U.S. President Donald Trump’s threats to tax Mexican imports could disrupt a long-standing cross-border energy trade, hitting U.S. refiners that use Mexican oil by boosting prices, and raising concerns about potential retaliation by the world’s biggest buyer of U.S. energy products.
Mexico sends 600,000 to 700,000 barrels of oil to the United States every day, mostly to refiners that process that crude into gasoline, diesel and other products. Mexico buys more than 1 million barrels per day (bpd) of U.S. crude and fuel, more than any other country, and analysts are concerned that retaliatory tariffs from Mexico could disrupt that trade.
Trump vowed to impose a tariff on all goods coming from Mexico, starting at 5% and increasing monthly until the surge of undocumented immigrants from across the border subsides. The tariff would begin June 10, and so far Mexico has not said it would retaliate, as the two countries, along with Canada, are trying to finish a broad free-trade agreement to replace the 25-year-old NAFTA deal.
A sharp decline in Mexican oil supplies could raise the costs of fuels if U.S. refiners are forced to buy heavier crude grades from further away from the United States, which adds to shipping costs.
U.S. tariffs on Mexican crude could raise domestic fuel prices, hinder U.S. refiners and jeopardize a proposed trade deal between the United States, Mexico and Canada, said Chet Thompson, chief executive of the American Fuel and Petrochemical Manufacturers (AFPM) trade group, in a statement.
Crude traders, however, noted that most Gulf Coast refiners that buy Mexican crude are located in so-called Foreign Trade Zones, which allow them to avoid tariffs so long as the refined products are exported – though these refiners also supply U.S. markets.
Refiners have been using Mexican heavy crude grades in part to offset the loss of barrels from Venezuela, which has been under U.S. sanctions for months. Maya crude, Mexico’s primary grade of oil, traded at a $6 a barrel discount to Brent, the international benchmark, on Thursday, according to analysts at Tudor, Pickering & Holt. They said a 5% tariff would reduce that discount by half, making those imports costlier.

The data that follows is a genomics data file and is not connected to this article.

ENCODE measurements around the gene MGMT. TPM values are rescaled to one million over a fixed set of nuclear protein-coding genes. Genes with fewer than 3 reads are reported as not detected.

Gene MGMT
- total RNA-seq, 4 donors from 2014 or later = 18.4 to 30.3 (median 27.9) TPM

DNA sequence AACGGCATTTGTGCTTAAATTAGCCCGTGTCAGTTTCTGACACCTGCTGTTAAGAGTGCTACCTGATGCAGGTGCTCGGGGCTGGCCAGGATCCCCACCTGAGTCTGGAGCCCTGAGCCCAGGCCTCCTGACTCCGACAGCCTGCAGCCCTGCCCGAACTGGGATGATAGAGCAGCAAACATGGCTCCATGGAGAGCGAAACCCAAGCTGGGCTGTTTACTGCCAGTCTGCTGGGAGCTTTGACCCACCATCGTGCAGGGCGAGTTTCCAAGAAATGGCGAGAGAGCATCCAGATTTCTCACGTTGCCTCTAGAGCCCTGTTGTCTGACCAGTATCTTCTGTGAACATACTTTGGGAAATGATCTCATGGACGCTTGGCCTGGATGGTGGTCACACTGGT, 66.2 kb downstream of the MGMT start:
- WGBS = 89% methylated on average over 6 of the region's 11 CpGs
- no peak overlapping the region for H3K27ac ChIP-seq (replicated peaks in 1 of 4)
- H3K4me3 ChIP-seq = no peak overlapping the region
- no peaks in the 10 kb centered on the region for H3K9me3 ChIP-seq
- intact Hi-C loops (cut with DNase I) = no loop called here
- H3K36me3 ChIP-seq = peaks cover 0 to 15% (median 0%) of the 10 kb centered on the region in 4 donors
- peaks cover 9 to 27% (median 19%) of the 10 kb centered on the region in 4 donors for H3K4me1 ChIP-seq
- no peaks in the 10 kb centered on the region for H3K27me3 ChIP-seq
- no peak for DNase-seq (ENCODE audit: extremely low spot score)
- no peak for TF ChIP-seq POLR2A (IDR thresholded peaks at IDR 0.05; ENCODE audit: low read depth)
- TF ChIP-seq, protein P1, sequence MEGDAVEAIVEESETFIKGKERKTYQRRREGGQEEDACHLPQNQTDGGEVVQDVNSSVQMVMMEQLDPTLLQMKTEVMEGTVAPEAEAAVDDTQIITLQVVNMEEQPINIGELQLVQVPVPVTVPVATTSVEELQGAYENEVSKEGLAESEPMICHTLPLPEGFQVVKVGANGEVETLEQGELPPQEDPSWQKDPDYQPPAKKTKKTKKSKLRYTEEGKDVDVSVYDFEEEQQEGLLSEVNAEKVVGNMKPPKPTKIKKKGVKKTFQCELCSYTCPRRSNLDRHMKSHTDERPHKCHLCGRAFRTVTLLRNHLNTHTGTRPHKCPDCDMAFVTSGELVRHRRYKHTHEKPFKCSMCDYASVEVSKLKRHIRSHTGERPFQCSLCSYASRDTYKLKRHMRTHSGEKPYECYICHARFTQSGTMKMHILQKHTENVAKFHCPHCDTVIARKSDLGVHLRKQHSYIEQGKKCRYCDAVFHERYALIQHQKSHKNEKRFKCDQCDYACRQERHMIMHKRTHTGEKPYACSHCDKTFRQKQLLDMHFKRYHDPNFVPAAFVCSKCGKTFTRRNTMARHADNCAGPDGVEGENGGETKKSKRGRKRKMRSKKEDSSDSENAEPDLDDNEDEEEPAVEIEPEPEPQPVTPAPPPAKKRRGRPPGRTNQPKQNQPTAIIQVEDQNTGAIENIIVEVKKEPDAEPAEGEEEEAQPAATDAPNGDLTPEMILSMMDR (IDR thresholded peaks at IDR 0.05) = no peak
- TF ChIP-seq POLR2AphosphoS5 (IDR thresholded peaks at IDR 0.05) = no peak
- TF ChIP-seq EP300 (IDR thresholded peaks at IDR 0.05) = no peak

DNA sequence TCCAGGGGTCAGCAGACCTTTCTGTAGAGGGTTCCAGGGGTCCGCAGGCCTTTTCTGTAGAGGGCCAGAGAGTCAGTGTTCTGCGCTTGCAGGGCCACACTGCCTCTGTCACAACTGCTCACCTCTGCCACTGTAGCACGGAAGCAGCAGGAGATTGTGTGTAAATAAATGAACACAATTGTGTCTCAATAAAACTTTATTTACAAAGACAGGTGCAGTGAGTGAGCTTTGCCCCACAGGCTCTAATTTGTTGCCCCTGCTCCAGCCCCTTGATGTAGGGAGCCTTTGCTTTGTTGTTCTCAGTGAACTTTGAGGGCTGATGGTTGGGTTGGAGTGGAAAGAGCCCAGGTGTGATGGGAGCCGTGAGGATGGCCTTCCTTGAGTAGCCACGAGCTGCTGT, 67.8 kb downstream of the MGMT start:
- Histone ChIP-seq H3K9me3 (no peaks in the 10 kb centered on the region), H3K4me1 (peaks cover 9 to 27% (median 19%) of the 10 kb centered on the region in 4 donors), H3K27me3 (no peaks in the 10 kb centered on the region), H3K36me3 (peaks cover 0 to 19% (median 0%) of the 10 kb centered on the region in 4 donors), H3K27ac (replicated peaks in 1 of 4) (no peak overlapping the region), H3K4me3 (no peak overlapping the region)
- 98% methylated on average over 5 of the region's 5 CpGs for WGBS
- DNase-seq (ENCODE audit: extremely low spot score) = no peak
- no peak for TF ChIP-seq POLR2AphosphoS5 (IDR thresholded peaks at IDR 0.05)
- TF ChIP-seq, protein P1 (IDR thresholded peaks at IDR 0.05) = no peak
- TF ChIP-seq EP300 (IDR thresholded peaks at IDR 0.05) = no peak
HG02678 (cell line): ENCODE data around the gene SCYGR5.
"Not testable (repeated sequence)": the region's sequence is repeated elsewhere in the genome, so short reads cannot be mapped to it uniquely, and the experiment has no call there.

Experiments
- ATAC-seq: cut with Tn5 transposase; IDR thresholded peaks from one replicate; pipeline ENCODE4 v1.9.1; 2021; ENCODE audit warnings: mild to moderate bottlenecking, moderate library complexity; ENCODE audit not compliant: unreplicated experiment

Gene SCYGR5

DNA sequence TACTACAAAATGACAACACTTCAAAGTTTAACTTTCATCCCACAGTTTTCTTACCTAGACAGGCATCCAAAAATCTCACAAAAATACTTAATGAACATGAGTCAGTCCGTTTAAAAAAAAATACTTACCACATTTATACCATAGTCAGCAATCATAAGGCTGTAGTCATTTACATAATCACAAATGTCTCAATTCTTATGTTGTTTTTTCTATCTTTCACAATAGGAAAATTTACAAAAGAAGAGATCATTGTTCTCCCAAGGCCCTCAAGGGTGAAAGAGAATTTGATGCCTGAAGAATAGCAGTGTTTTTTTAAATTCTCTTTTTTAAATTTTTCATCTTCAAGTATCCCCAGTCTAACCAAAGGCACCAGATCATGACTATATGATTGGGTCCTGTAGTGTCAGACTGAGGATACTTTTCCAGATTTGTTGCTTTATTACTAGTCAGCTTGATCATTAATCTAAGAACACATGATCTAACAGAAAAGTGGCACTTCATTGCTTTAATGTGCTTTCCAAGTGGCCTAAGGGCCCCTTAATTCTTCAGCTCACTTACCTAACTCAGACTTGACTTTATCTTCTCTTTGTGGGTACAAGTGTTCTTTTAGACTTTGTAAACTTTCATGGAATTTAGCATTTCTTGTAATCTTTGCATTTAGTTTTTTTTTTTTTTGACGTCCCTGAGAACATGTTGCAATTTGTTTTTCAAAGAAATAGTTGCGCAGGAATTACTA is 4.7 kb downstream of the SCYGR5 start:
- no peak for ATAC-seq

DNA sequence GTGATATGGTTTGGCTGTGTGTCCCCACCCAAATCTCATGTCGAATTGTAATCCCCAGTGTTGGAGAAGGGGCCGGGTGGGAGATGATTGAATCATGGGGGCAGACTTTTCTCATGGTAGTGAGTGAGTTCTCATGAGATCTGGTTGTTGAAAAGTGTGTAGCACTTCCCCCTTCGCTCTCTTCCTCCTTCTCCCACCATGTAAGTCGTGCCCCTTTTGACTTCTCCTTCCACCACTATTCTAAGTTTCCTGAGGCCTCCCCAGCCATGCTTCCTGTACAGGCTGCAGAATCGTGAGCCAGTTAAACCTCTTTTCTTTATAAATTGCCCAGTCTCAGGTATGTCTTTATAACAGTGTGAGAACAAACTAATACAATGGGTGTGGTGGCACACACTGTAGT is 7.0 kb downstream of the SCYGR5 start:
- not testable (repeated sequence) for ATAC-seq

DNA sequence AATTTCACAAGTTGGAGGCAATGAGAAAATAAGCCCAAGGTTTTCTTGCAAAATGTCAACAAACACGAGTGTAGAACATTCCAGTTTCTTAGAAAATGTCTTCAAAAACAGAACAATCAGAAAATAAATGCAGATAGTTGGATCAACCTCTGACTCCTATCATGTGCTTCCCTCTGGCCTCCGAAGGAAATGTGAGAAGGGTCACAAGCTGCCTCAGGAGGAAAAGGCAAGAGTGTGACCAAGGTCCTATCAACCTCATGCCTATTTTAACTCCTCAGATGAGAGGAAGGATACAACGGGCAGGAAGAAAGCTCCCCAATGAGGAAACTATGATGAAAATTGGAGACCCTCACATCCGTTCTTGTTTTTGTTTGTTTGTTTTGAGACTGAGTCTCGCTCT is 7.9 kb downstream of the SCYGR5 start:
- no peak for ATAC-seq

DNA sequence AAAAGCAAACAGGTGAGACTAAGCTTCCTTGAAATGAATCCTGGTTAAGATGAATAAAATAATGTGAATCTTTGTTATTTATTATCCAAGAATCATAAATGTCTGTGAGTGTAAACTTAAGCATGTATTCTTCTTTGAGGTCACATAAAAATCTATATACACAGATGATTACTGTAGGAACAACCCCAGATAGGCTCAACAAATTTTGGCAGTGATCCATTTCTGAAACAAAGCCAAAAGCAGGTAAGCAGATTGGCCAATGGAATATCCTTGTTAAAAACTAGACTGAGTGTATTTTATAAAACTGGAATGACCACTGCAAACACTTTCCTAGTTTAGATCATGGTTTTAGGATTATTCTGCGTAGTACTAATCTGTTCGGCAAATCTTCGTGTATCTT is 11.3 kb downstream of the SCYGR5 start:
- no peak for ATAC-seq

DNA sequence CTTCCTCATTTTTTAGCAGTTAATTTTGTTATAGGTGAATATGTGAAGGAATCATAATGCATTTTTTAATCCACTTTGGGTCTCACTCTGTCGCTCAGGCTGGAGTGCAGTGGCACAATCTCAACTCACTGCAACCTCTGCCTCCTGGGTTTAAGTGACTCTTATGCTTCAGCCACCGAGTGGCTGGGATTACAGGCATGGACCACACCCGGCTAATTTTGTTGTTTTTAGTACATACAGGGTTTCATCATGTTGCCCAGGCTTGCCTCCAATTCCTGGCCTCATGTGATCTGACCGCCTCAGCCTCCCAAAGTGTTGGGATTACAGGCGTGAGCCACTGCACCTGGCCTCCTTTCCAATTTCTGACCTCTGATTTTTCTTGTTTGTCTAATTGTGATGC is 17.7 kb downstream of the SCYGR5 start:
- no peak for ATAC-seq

Discounts on Friday for Western Canadian Select, a rival grade to Maya, narrowed to $16 a barrel bid, from $16.60 on Thursday, traders said.
The primary importers of Mexican crude include refineries owned by Valero Energy Corp, Phillips 66, Exxon Mobil Corp and Chevron Corp. Mexico accounted for about 9% of total U.S. oil imports last year, according to TPH.
U.S. refiners use heavy crude oil to blend with lighter U.S. supply to produce fuels, but reduced production from Canada and Mexico, along with sanctions on Venezuela, has squeezed that supply, making it more expensive.
“For Gulf Coast refiners already hit by Venezuela sanctions, Iran sanctions, Canada’s cuts and OPEC cuts, this adds insult to injury,” said Sandy Fielden, an analyst at researcher Morningstar. “The number of alternative sources of heavy crude is narrowing.”The weekly data shows U.S. imports from Mexico since the beginning of March have averaged roughly 631,000 bpd, according to U.S.
Energy Information Administration figures. Phillips 66 and Exxon declined to comment. Refiners Valero, Marathon Petroleum Corp, Royal Dutch Shell and Chevron were not immediately available to comment.